Shoulder bursitis is an inflammation of the bursa, a small sac filled with fluid that acts as a cushion between joints and soft tissues to reduce friction and allow joints to move smoothly. Bursitis can also affect the elbow, hip, foot or knee, but because the shoulder is subjected to a lot of repetitive motion, shoulder bursitis is very common.
As an orthopedic physician with expertise in shoulder injuries, I often see patients who are seeking help for the pain and mobility issues that can accompany shoulder bursitis (also known as impingement syndrome). Here are answers to the questions my patients ask most often about this condition:
What Causes Shoulder Bursitis?
Shoulder bursitis is most common in the large bursa near the top of the shoulder (called the subacromial bursa). A strain or injury to that tissue, often due to overuse, can cause irritation and inflammation that can lead to shoulder bursitis. Some common causes:
- Repetitive stress on the shoulder, such as throwing a ball or lifting your arms over your head, can make you more likely to develop shoulder bursitis.
- Kneeling and leaning forward on your elbows for extensive periods can put too much pressure on the bursa.
- The trauma of bumping your shoulder against a hard surface or falling on it can lead to bursitis.
- Shoulder bursitis is seen more often in people age 40 and older, as the aging process causes tissues to become less flexible and more prone to tears.
- Incorrect posture or a frequent hunching of the shoulders can put a squeeze on the tissues.
- Shoulder bursitis can be associated with other medical conditions such as arthritis, gout, tendonitis, diabetes, bone spurs or thyroid disorders. Although uncommon, an infection could be a factor as well.
What are the Symptoms of Shoulder Bursitis?
Swelling, tenderness and pain on the outer side of the shoulder are the most prominent symptoms of shoulder bursitis. When the shoulder has experienced overuse, the discomfort may be mild at first but gradually increases – or, after a trauma, it may be suddenly sharp and intense. Pain may worsen when the arm is raised or after prolonged, repetitive movements during activities such as painting or playing tennis. Muscle weakness is possible, and the shoulder joint may feel stiff, achy or warm to the touch.
How is Shoulder Bursitis Treated?
Conservative methods usually help relieve the shoulder pain caused by bursitis. Nonsurgical treatment options for shoulder bursitis include:
- Rest: Avoid activities that could strain the shoulder area and aggravate the condition, such as lifting, throwing or pulling. Giving the inflammation time to heal is key.
- NSAIDs: Non-steroidal anti-inflammatory medications, such as ibuprofen or naproxen, can alleviate discomfort and reduce swelling.
- Ice: Applying an ice pack several times a day, for about 15 minutes at a time, can help control pain and swelling.
- Physical therapy: A rehabilitation therapist can assist with exercises to gently stretch your shoulder muscles and maintain your range of motion. Often these can be done at home as well.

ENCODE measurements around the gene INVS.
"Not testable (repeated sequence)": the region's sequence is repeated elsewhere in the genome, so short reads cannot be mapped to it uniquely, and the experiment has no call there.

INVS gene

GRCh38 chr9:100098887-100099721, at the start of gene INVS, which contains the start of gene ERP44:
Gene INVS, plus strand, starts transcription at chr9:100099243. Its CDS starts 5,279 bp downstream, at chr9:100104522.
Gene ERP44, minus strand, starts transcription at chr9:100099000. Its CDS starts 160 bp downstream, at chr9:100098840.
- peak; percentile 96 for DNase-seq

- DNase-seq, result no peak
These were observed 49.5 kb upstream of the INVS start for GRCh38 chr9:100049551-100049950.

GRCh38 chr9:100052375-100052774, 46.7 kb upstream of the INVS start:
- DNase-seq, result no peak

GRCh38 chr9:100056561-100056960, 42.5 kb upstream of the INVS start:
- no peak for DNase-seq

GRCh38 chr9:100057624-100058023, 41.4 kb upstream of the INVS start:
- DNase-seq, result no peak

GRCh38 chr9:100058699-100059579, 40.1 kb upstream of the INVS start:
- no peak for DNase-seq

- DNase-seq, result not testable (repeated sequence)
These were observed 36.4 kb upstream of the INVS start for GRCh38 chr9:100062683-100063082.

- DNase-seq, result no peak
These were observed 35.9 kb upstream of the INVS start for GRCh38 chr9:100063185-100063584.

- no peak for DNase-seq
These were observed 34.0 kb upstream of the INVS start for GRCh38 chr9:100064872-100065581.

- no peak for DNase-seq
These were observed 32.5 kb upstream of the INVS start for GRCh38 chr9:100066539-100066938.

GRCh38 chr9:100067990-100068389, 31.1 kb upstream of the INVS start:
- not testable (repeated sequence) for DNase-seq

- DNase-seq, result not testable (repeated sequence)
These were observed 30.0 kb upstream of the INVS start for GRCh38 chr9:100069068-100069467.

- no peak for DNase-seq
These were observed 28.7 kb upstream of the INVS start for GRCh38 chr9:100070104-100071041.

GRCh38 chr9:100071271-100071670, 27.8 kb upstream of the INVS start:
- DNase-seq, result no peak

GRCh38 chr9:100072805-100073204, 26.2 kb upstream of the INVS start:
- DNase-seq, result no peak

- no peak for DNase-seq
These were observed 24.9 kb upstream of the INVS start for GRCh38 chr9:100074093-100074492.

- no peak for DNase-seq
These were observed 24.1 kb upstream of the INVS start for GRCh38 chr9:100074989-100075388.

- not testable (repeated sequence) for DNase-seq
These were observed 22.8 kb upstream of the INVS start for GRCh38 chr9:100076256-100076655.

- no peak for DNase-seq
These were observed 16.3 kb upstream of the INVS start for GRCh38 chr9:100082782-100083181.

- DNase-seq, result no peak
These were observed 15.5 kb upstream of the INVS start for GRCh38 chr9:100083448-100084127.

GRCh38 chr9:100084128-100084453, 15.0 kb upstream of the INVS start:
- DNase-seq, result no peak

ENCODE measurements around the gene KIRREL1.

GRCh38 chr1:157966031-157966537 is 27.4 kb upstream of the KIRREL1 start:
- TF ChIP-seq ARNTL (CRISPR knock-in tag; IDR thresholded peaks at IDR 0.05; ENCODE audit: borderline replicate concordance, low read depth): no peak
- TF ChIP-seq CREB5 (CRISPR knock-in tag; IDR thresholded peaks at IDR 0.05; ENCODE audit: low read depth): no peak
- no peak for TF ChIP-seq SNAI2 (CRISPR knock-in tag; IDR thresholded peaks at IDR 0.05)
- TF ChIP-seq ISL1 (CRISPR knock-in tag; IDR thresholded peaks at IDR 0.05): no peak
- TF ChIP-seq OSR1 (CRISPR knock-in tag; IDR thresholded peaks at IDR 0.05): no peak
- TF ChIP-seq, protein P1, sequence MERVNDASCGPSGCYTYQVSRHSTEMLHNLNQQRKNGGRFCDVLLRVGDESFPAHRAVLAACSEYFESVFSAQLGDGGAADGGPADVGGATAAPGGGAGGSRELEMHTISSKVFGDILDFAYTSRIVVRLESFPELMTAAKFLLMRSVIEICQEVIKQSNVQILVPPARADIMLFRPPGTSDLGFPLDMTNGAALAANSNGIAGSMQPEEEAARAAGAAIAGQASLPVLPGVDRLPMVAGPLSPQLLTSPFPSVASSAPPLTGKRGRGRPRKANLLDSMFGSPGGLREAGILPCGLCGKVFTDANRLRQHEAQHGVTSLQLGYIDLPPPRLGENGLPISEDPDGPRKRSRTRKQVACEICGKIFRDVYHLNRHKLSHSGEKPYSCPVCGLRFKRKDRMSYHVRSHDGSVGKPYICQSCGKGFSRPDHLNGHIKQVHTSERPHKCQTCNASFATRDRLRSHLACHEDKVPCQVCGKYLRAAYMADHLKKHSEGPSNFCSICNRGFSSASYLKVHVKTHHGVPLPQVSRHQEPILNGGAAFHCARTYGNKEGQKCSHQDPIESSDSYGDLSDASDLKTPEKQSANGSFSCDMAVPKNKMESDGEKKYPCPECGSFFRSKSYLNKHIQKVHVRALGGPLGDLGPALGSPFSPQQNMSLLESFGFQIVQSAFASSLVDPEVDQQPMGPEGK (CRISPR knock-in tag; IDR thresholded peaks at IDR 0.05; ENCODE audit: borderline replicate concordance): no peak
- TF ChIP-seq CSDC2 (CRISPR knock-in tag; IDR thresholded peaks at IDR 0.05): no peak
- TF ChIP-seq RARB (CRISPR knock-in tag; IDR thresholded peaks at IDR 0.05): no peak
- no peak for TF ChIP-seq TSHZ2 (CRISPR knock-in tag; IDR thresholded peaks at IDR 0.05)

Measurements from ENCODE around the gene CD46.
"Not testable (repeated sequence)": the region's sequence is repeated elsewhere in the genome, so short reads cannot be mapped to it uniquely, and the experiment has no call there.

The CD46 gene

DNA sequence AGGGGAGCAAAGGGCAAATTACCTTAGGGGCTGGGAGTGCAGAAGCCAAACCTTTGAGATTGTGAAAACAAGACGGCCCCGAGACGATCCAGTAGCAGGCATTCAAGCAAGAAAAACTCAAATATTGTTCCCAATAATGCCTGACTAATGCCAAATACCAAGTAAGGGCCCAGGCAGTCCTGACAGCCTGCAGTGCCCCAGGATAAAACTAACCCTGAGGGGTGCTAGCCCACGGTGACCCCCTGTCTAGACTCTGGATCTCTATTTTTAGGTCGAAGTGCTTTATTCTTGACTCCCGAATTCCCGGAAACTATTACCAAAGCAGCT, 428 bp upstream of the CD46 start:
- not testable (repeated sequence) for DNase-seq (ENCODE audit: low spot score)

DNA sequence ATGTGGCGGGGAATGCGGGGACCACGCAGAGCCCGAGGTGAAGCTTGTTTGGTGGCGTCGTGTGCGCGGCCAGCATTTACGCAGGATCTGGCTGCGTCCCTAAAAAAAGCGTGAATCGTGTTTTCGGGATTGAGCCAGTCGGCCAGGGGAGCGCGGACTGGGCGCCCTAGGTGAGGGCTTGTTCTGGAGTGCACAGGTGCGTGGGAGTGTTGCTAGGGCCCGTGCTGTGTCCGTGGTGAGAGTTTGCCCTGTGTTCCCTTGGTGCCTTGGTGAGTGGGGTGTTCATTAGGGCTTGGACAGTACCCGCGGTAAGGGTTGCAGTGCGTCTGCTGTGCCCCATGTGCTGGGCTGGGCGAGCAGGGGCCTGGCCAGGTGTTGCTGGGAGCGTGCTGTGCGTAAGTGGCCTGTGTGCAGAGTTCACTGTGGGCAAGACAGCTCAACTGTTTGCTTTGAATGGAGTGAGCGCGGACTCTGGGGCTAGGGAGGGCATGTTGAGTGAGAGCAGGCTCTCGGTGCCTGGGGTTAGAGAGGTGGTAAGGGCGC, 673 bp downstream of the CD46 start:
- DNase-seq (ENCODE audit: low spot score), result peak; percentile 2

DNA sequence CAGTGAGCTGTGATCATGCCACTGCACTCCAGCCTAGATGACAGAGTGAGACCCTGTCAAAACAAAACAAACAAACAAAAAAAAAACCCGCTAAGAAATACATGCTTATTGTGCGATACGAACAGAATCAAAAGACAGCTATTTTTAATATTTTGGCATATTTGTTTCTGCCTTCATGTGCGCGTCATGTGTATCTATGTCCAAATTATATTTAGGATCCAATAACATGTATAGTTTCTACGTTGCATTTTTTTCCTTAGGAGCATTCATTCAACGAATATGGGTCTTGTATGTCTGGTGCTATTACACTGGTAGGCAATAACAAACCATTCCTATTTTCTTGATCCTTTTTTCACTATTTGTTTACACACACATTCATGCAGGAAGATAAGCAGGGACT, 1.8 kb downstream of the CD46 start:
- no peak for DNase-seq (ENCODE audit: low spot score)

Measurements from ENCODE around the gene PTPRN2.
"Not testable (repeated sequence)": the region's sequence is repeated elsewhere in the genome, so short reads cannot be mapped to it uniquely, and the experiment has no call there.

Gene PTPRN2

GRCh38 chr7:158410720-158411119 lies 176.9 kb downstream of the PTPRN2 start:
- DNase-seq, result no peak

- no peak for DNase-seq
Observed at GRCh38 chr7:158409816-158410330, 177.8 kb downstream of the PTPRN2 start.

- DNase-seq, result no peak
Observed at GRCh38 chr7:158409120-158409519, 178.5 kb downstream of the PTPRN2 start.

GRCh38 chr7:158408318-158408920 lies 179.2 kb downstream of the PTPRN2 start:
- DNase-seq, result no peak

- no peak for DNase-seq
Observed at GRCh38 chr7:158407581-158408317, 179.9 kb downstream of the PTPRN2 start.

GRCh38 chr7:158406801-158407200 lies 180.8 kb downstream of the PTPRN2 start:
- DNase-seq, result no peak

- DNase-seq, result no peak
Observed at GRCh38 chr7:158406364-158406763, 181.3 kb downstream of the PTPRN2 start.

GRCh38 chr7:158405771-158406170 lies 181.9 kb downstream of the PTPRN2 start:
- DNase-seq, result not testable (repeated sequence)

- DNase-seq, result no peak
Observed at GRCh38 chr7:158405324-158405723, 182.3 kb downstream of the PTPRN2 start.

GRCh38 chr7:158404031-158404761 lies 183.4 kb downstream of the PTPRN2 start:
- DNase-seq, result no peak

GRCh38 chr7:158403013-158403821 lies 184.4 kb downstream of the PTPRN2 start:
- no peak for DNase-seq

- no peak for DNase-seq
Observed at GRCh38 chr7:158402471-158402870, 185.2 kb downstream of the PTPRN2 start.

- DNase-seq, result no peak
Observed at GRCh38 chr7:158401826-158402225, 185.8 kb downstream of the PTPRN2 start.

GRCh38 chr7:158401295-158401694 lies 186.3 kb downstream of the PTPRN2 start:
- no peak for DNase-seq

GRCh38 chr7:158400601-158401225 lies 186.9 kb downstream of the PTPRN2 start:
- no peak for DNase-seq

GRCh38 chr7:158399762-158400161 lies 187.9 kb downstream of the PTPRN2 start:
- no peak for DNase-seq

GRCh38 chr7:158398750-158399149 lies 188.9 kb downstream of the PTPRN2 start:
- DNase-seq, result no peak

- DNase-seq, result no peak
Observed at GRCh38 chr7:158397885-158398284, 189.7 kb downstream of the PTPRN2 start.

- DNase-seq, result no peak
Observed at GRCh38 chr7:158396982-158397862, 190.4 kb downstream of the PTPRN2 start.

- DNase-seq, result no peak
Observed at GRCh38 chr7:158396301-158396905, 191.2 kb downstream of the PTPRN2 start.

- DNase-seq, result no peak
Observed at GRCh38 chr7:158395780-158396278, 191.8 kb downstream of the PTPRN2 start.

- Bracing: A shoulder brace or sling can keep the area immobilized and restrict movement to help the inflammation subside.
- Steroid injections: Injecting a corticosteroid into the bursa may relieve bursitis symptoms quickly. For many patients, more than one injection may be necessary.
- Aspiration: In some cases, shoulder bursitis may respond to the draining of the bursa fluid with a needle and syringe.
Is Surgery Necessary for Shoulder Bursitis?
Surgery is rarely required for treating shoulder bursitis, but if the condition does not improve after 6-12 months of conservative therapies, the bursa and some of the bone can be removed arthroscopically with small incisions.
Can Shoulder Bursitis be Prevented?
You can help lessen your risk of shoulder bursitis by avoiding overuse of the shoulder joint and minimizing strain in that area. Try these preventive measures:
- Strengthen the shoulder area with gentle, low-impact exercises
- Warm up and stretch before working out or doing other activities that require repetitive movements
- Take it slowly at first when you start a new exercise or sport
- Stop and rest frequently when doing repetitive tasks that involve the shoulder
- Don’t continue with any activity that feels painful
- Watch your posture so you don’t add pressure to the shoulder joint
If you are experiencing shoulder bursitis or another condition causing shoulder pain, we are here to help. To get more information or consult with our experts, call for an appointment at 913-319-7600.
About the Author
Lowry Jones, Jr., M.D. is a board-certified orthopedic surgeon specializing in conditions of the shoulder and knee, as well as workers’ compensation injuries. He also treats disorders of the foot and ankle, hip, back and elbow.
The medical information contained in the Dickson-Diveley Orthopaedics website is provided to increase your knowledge and understanding of orthopedic conditions. This information should not be interpreted as a recommendation for a specific medical or surgical treatment plan. As each patient may have specific symptoms or associated problems, the treatment regimen for a specific patient may not be the proper treatment for another.
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